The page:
As long as the fans are willing to pay, the nfl will continue to put out a product on the field, there’s way to much money in this business nfl isn’t going any where.

  46. mortongrover says: Jan 19, 2016 4:48 PM

    There HAS been a death on the field. It was televised and I saw the game.

    On October 24, 1971, the Lions were hosting the Chicago Bears at Tiger Stadium. Late in the game, with Detroit trailing 28-23, the Lions were driving into Chicago territory and Chuck Hughes, who entered the game as an injury replacement, caught a pass from Greg Landry for thirty-two yards and a first down at the Bears’ 37-yard line.

    Three plays later, Landry threw a pass that tight end Charlie Sanders dropped near the end zone. Hughes, a decoy on the play, began running back to the huddle with 1:02 showing on the clock. Suddenly, he dropped to the turf clutching his chest around the 20-yard line. Hughes collapsed near Bears linebacker Dick Butkus, who saw him begin to convulse violently on the field. Realizing what was going on, Butkus motioned to the sideline frantically to get Hughes assistance.

    Both teams’ doctors and trainers, along with a physician who happened to be attending the game, ran to Hughes to try and save him. An ambulance was called for and arrived to take Hughes to Henry Ford Hospital, where he was pronounced dead at 5:34 pm that afternoon.

  47. yyc2phx says: Jan 19, 2016 4:53 PM

    I agree…. I played 14 years and a proud member of a HOF… The violence and long term effects are devastating. Salaries, costs and lawsuits will be the end as we see it today

  48. p2p2016 says: Jan 19, 2016 5:19 PM

    Don’t dismiss his MLB drafting just because it was the 14th round, a couple of things to consider. He was drafted out of high school in the 14th of 92 rounds. Statistically, high school draftees have more success than college draftees because ball clubs pick the cream of the crop at that level. Twice as many MLB MVPs were drafted out of high school than college. Second, a lot of great MLB players were drafted after him in the same draft, including David Eckstein, Johnny Estrada, and Orlando Hudson, all All-Stars. Hudson was drafted in the 43rd round. We’ll never know what kind of MLB career he would have had, but dismissing any chance of a career just because of his draft position is a mistake.

  49. billbrasky72 says: Jan 19, 2016 5:29 PM

    Does football have a certain amount of risk? Of course, and so does everything else you do every day.

    Football is far more safe than a lot of things you could be doing. Way more people are seriously injured or killed racing motocross than playing football. I personally have one friend who died on a dirtbike (and had 7 previous concussions), one friend who died on an ATV, and another who is paralyzed from a snowmobile. Football is cupcake in the grand scheme of things.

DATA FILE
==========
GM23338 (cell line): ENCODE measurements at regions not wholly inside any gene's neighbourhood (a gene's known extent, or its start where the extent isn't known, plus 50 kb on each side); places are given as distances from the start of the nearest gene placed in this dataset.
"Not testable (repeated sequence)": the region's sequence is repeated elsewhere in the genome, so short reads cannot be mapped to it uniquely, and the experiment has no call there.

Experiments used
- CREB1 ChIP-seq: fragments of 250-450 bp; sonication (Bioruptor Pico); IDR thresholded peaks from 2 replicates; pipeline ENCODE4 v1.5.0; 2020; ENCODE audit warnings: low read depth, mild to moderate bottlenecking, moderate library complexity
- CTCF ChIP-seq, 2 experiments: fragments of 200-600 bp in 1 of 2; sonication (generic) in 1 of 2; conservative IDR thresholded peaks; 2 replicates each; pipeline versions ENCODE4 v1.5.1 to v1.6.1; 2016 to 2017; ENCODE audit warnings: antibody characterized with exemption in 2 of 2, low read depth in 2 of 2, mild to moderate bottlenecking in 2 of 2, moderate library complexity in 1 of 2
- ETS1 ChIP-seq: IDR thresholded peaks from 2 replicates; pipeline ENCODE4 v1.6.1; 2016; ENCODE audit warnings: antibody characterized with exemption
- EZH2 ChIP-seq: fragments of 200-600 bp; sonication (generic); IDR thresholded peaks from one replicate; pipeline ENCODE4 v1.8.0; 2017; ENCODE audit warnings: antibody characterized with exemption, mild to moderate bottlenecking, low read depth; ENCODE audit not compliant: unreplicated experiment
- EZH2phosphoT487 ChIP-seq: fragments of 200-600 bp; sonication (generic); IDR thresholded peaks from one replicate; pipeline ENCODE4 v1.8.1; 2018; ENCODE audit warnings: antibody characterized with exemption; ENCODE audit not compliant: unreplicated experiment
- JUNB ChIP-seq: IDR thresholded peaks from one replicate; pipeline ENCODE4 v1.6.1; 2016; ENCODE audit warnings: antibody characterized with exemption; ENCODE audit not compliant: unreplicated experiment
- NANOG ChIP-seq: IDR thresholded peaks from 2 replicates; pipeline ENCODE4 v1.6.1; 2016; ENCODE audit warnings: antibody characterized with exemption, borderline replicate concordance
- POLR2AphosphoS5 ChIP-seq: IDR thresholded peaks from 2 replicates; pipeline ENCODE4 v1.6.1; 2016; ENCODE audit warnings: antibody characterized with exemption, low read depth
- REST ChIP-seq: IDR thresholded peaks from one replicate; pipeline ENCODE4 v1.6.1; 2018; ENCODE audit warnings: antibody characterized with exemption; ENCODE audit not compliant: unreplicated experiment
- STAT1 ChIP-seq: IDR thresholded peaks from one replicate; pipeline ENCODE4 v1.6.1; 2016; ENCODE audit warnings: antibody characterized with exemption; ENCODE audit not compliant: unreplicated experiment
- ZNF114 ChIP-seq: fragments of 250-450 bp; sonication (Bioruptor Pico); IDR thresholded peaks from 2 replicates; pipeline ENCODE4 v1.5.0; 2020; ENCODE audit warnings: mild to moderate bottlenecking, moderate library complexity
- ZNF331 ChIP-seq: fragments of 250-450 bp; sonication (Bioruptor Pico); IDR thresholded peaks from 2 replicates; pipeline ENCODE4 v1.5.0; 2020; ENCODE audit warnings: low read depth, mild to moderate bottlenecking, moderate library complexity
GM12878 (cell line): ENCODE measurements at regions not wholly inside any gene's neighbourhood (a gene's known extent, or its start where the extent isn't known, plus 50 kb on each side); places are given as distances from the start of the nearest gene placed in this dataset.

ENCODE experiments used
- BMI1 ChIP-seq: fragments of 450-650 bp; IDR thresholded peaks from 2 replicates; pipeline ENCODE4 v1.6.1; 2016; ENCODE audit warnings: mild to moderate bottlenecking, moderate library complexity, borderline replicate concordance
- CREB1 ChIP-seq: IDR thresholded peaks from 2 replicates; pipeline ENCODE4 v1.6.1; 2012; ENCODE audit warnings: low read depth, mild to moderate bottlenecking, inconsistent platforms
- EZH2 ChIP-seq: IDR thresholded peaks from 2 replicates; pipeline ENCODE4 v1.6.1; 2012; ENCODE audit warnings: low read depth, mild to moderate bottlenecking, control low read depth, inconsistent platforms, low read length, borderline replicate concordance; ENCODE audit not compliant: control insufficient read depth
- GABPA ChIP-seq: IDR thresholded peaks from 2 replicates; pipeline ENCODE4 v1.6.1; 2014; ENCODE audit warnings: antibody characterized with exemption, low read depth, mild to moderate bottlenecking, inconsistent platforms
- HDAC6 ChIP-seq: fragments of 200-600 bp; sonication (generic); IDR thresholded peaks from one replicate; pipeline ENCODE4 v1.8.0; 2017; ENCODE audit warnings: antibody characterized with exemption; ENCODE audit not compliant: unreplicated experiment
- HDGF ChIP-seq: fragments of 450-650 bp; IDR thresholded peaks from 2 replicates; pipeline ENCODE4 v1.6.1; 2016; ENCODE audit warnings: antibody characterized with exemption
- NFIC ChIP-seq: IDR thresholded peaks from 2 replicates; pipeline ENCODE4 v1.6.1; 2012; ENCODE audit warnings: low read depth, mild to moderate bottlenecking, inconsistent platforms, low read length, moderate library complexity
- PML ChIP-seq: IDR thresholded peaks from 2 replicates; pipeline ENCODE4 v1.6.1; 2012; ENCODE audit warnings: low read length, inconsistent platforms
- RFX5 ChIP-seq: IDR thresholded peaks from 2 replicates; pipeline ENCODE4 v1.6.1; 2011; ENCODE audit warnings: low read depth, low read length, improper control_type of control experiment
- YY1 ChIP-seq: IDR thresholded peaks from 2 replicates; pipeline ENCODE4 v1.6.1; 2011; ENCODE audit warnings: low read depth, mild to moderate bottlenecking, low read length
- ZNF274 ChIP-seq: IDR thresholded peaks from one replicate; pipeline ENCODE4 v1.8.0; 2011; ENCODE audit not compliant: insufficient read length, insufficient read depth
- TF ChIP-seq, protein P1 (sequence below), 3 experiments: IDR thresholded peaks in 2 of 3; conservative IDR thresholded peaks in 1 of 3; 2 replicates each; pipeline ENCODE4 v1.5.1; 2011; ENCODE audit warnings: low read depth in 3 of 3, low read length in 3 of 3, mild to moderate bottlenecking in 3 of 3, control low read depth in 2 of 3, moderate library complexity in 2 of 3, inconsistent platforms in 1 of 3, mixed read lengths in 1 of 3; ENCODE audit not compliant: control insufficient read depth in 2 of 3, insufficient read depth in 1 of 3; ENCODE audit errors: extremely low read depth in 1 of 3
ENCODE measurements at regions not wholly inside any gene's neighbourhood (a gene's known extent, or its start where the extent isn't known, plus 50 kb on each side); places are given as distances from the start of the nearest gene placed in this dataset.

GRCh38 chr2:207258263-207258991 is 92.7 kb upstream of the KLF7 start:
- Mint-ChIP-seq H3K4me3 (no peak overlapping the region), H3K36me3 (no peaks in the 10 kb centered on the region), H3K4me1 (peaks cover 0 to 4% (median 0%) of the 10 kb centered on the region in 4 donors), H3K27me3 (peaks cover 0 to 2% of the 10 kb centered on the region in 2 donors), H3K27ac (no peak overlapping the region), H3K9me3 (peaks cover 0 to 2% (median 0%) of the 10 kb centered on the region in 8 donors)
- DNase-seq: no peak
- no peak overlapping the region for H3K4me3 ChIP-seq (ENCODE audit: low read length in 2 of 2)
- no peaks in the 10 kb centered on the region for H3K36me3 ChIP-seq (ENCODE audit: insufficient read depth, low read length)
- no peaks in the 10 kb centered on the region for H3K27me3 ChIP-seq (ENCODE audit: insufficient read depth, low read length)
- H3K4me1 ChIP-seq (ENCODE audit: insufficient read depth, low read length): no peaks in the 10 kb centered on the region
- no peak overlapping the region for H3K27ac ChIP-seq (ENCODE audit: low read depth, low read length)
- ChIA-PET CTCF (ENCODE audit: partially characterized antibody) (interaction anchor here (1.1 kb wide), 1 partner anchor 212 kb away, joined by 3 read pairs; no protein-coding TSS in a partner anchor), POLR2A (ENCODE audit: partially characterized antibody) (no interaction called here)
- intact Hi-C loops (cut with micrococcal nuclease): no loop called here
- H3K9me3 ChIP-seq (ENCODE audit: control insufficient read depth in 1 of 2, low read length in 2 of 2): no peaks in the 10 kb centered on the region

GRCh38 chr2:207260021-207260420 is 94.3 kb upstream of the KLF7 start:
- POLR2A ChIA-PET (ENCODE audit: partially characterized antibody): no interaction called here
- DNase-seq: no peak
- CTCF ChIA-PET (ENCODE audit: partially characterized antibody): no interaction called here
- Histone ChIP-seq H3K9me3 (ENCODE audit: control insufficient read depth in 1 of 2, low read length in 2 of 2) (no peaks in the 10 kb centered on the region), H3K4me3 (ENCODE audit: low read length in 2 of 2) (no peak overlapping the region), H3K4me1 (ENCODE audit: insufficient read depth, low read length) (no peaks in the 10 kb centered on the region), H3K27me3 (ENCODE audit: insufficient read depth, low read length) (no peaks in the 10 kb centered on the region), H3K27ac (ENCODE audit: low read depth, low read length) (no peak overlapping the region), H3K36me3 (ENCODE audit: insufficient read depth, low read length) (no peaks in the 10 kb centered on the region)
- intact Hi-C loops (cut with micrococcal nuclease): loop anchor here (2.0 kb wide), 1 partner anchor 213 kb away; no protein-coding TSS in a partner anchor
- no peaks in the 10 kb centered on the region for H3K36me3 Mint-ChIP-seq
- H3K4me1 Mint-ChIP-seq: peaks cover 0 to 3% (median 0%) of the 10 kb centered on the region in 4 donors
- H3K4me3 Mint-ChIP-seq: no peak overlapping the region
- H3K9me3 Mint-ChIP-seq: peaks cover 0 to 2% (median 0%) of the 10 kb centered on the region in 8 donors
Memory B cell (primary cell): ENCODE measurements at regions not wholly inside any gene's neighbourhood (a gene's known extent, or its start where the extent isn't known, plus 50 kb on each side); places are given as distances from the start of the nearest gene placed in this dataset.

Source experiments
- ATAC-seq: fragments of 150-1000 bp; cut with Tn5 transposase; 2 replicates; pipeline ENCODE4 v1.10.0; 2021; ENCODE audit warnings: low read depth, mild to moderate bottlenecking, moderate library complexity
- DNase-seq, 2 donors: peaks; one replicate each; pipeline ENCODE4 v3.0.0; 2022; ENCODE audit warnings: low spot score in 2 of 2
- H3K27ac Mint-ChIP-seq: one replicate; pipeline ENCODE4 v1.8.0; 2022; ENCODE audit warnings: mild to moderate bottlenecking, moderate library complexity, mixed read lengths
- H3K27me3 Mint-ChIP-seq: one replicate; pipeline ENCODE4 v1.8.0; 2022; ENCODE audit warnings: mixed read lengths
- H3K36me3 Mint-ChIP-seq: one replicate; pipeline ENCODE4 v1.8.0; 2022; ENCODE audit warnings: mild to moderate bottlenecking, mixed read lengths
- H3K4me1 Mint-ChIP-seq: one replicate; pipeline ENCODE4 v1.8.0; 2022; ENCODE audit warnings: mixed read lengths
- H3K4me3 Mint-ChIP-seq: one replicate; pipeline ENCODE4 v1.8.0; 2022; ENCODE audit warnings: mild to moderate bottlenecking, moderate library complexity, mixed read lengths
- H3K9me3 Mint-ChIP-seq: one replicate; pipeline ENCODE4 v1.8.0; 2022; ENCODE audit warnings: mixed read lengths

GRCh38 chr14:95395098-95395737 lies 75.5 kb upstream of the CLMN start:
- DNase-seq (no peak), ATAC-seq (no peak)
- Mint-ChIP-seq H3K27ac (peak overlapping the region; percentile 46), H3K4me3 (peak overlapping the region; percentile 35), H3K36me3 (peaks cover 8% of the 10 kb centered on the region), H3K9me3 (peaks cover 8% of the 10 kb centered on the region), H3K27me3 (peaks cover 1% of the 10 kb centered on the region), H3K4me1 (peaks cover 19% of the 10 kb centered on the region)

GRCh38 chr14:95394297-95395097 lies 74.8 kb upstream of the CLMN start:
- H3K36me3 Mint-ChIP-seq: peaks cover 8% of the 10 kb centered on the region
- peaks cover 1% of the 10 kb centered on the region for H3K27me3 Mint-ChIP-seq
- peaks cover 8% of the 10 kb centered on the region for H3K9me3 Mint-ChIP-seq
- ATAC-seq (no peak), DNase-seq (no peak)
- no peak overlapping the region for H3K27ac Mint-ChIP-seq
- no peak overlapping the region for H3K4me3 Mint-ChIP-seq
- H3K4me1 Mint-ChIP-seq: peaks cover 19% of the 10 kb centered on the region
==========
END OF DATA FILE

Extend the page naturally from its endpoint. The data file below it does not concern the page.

Only one professional football player has ever died on the field (Chuck Hughes in 1971) and that was from a health condition, not a hit.

    Likewise, only one professional baseball player has died on the field. Ray Chapmen in 1920. Cause of death? Hit by a pitch. A handful of little league players are killed each year, typically from heart failure as a result of taking a baseball to the chest. From flying bats to pitchers hit by line drives, baseball isn’t exactly safe either.

    Guess how many professional cricket players have died on the field? Eleven. That’s right.

    Many professions are way more dangerous….loggers, fishers, roofers, truck drivers….even garbage men. But football is just entertainment and not a real job you say? You should see the list of actors that have been hurt and killed filming movies.

    Until we figure out how to respawn like in a video game, everything will have a certain amount or risk associated with it. Football is no different and is far safer than some people make it out to be.

  50. sfm073 says: Jan 19, 2016 5:34 PM

    Give the money you made to research then.

  51. Deb says: Jan 19, 2016 5:37 PM

    mortongrover says:

    There HAS been a death on the field.
    True, but Chuck Hughes died of a massive heart attack caused by an undiagnosed genetic heart defect. His death had nothing to with the game.

  52. realfootballfan says: Jan 19, 2016 5:38 PM

    He’s telling nothing but truth. We’re addicted to this game but much like our grandparents were addicted to baseball, its peak has already past. I already don’t enjoy the game the same now because not only is the product watered down but the overexposure of it has led to overkill. It will always be popular to an extend and will stay around, so I don’t agree with him about that, but I do see it coming back down to earth as the next 30 or 40 years go on.